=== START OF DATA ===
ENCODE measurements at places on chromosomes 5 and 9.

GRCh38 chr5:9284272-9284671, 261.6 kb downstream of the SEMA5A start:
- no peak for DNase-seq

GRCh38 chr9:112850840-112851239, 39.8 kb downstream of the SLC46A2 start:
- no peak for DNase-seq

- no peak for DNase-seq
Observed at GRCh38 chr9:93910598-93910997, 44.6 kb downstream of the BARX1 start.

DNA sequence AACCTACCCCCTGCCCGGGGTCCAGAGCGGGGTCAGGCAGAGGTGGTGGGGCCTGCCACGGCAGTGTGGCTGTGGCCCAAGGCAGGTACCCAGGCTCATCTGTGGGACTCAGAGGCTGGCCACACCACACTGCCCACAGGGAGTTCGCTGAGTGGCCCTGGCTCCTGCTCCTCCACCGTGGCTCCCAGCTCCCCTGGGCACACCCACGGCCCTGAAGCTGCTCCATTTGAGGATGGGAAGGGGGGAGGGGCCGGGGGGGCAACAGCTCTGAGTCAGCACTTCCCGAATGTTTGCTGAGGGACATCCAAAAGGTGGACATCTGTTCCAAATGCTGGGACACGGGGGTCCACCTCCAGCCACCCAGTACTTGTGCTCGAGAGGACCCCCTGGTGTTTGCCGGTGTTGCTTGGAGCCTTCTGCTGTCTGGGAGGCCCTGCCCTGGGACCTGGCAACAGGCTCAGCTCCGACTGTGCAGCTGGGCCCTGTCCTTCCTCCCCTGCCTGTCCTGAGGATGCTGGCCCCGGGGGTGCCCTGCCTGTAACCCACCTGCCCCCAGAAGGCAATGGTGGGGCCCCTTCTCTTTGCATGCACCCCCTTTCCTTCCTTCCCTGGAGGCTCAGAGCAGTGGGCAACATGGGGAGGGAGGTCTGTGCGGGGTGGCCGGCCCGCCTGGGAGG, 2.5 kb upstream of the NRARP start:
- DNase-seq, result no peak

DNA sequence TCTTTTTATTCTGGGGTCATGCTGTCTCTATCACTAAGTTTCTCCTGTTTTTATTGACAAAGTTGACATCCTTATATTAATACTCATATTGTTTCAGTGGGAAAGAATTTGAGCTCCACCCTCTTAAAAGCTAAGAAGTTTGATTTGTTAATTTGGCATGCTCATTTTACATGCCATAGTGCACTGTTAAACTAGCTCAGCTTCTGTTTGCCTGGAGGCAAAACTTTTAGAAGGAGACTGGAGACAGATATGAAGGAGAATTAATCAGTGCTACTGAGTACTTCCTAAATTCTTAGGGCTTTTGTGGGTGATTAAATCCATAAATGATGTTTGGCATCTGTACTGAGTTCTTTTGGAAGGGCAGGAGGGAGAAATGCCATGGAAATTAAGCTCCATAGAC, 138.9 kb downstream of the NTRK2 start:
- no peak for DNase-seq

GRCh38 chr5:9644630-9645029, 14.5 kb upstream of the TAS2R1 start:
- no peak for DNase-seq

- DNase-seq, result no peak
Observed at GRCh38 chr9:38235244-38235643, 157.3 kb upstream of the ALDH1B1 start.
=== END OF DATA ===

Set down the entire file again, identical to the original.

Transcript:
ENCODE measurements at places on chromosomes 5 and 9.

GRCh38 chr5:9284272-9284671, 261.6 kb downstream of the SEMA5A start:
- no peak for DNase-seq

GRCh38 chr9:112850840-112851239, 39.8 kb downstream of the SLC46A2 start:
- no peak for DNase-seq

- no peak for DNase-seq
Observed at GRCh38 chr9:93910598-93910997, 44.6 kb downstream of the BARX1 start.

DNA sequence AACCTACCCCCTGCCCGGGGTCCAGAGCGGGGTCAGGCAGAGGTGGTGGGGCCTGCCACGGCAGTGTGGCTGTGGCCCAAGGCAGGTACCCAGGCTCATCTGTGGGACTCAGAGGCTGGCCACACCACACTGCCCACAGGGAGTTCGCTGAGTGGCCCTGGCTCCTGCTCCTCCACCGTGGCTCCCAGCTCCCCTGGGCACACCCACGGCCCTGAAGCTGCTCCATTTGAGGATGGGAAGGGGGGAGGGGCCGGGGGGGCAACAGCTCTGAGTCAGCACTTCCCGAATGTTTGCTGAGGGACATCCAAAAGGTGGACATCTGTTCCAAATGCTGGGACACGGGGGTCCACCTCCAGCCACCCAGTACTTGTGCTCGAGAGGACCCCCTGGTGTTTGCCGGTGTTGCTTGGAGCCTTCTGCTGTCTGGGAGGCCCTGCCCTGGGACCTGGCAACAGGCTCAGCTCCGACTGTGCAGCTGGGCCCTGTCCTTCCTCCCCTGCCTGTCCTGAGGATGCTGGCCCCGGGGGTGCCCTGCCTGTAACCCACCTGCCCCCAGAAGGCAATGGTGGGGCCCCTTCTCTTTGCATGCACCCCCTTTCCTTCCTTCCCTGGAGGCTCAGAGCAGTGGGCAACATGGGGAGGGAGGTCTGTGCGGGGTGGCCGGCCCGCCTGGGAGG, 2.5 kb upstream of the NRARP start:
- DNase-seq, result no peak

DNA sequence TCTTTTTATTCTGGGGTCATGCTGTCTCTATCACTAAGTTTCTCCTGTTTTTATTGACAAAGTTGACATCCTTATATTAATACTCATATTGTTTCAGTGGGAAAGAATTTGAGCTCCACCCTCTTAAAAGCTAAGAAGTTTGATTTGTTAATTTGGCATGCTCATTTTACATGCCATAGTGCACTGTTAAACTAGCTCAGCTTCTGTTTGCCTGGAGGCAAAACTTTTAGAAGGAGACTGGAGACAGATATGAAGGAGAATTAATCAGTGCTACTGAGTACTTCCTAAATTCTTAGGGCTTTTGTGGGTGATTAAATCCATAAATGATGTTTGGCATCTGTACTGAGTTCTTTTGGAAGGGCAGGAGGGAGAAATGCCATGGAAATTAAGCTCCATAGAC, 138.9 kb downstream of the NTRK2 start:
- no peak for DNase-seq

GRCh38 chr5:9644630-9645029, 14.5 kb upstream of the TAS2R1 start:
- no peak for DNase-seq

- DNase-seq, result no peak
Observed at GRCh38 chr9:38235244-38235643, 157.3 kb upstream of the ALDH1B1 start.